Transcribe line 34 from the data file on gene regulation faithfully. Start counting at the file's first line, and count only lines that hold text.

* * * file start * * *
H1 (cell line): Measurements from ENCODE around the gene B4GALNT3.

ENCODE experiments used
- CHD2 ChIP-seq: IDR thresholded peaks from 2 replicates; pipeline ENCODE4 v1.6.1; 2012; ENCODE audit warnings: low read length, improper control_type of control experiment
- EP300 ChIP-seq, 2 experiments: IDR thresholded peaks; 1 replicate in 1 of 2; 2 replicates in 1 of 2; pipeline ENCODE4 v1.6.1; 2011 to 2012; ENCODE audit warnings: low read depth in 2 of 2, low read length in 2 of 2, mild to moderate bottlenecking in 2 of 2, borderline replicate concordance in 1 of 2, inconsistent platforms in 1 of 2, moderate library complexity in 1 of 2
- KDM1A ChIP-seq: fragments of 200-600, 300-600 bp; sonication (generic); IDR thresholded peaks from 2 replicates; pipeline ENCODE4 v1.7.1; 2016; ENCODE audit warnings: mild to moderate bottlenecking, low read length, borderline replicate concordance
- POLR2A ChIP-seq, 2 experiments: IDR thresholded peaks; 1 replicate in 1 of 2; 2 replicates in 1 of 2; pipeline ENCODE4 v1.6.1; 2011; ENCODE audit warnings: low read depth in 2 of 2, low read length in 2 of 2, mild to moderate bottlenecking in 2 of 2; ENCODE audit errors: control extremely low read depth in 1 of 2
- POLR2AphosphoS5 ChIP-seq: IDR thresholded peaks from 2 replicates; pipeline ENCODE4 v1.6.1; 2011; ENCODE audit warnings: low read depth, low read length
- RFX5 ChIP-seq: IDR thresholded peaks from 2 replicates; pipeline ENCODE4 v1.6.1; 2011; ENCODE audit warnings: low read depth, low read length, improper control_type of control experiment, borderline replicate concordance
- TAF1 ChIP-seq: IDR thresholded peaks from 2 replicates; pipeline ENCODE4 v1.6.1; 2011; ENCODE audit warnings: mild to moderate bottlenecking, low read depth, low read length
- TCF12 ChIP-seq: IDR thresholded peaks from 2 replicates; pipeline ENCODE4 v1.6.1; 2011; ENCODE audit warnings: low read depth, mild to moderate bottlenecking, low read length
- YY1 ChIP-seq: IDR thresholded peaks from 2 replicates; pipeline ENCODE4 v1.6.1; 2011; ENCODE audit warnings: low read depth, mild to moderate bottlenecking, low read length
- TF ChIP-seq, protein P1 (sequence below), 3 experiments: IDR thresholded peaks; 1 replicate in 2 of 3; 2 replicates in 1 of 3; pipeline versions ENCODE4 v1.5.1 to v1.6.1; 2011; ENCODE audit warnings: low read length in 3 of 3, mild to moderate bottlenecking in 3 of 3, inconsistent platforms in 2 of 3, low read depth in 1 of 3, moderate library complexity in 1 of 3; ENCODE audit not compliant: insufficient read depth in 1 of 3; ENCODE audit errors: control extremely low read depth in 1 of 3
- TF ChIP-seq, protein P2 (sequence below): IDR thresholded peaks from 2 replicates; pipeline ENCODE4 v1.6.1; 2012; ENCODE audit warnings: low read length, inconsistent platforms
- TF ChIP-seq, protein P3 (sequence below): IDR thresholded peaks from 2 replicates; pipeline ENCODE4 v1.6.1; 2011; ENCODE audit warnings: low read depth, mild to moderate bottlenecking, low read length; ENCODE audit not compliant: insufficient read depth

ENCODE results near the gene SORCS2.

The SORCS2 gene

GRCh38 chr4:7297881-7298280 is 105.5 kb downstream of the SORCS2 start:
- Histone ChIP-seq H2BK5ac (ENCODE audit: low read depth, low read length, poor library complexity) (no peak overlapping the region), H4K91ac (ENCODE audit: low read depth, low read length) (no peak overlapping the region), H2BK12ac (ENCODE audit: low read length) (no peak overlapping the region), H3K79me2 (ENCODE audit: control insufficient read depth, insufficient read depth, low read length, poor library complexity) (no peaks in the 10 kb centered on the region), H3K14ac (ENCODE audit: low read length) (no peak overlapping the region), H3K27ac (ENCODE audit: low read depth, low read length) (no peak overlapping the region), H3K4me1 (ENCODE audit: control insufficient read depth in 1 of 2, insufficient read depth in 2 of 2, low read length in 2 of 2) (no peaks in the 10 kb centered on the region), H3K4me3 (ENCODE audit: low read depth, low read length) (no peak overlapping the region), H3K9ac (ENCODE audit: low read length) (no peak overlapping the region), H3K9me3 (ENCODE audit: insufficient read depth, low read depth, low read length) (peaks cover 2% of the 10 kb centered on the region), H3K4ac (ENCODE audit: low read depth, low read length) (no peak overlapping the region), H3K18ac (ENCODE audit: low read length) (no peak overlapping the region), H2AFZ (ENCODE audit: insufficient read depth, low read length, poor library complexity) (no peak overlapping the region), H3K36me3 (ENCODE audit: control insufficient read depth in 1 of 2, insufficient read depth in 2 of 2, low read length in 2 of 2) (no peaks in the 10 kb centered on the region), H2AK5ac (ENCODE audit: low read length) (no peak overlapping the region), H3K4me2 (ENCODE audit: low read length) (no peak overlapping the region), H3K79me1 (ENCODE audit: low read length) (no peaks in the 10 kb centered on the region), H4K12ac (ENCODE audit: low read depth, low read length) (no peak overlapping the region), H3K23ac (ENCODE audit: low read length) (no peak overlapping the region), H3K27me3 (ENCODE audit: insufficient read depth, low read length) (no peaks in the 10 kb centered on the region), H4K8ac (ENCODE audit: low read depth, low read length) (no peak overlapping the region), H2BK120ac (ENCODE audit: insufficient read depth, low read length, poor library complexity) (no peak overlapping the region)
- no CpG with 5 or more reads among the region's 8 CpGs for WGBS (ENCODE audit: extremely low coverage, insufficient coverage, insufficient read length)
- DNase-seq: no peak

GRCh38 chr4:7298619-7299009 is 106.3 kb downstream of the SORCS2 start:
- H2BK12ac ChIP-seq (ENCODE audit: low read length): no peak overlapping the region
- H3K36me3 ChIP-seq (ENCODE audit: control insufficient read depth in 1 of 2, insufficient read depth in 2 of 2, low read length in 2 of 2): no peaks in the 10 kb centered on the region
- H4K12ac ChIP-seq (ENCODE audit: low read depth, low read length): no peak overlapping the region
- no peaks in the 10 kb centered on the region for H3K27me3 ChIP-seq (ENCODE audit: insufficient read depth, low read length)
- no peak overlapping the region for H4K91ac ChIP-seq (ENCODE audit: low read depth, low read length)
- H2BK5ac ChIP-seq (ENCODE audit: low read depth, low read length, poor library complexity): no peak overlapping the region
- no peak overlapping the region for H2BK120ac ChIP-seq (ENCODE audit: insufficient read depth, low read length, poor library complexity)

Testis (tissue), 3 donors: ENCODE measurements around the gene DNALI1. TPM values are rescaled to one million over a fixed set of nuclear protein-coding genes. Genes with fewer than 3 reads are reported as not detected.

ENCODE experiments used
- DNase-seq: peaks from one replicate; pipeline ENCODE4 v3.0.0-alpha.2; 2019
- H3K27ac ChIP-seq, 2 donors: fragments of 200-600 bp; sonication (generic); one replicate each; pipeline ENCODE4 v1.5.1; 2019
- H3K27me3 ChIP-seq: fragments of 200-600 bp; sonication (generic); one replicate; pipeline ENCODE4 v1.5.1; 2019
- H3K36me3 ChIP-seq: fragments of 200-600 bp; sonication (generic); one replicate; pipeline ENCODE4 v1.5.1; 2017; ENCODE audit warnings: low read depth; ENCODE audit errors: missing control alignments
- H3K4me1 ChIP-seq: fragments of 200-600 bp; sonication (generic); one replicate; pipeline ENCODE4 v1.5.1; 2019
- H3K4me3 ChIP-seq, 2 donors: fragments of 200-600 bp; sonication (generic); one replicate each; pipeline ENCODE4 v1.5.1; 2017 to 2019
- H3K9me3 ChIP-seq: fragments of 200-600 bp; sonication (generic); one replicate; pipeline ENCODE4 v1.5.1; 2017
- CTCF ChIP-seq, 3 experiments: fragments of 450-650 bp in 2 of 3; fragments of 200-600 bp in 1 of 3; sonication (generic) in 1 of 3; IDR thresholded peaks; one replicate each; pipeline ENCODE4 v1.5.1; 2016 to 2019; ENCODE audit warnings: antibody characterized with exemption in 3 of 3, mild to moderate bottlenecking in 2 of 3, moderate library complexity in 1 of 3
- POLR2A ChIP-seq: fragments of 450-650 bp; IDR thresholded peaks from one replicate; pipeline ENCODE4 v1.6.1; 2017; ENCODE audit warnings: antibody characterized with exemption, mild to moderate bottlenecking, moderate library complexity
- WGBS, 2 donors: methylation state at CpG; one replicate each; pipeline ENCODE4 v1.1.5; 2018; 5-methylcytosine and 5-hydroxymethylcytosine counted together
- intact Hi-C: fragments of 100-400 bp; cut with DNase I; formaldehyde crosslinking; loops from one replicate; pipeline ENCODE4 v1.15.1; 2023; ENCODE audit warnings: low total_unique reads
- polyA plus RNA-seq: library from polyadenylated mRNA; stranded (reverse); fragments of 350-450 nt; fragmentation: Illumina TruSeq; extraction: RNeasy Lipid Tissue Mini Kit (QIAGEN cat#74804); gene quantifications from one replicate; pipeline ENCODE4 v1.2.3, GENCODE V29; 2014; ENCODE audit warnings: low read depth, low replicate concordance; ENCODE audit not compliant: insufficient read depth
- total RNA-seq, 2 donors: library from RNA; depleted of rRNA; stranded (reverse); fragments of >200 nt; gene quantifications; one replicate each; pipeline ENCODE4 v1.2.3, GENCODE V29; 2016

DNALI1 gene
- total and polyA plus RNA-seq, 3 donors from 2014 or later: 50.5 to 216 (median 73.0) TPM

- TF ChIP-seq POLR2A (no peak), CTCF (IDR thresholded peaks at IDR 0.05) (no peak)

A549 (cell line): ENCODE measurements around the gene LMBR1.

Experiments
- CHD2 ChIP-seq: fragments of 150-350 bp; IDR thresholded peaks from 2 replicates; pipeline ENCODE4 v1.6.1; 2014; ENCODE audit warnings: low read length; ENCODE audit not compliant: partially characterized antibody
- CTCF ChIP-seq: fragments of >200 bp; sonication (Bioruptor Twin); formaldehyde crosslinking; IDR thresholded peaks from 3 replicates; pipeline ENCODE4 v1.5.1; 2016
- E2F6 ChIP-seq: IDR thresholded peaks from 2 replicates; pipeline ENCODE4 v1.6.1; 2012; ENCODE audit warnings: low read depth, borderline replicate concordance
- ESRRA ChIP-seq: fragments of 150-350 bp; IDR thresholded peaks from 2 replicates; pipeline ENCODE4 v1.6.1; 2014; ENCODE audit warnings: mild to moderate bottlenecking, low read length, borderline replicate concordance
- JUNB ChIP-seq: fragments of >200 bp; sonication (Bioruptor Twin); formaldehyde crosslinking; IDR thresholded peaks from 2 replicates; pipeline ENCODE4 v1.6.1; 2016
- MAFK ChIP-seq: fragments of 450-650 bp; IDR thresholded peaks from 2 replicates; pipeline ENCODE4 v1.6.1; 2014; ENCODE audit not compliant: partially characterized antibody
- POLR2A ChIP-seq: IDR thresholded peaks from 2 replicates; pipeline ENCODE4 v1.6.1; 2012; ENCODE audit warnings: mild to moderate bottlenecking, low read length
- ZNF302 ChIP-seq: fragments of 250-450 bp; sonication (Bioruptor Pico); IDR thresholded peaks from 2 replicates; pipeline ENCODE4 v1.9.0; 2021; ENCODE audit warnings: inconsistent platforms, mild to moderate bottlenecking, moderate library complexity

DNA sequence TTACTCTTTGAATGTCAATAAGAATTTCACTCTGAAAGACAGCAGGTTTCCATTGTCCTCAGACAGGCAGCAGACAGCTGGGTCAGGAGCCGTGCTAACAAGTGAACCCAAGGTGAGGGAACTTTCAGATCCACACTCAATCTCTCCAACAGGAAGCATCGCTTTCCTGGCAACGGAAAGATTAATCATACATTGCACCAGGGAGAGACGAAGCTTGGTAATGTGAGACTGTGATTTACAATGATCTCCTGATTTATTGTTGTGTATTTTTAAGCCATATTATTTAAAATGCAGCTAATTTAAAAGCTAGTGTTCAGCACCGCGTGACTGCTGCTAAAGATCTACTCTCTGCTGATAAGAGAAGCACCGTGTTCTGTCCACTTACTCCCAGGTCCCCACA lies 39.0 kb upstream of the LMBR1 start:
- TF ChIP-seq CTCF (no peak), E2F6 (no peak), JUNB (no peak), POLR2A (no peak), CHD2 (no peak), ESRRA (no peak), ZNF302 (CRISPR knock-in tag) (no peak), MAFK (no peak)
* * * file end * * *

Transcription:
- H3K36me3 ChIP-seq: fragments of 200-600 bp; sonication (generic); one replicate; pipeline ENCODE4 v1.5.1; 2017; ENCODE audit warnings: low read depth; ENCODE audit errors: missing control alignments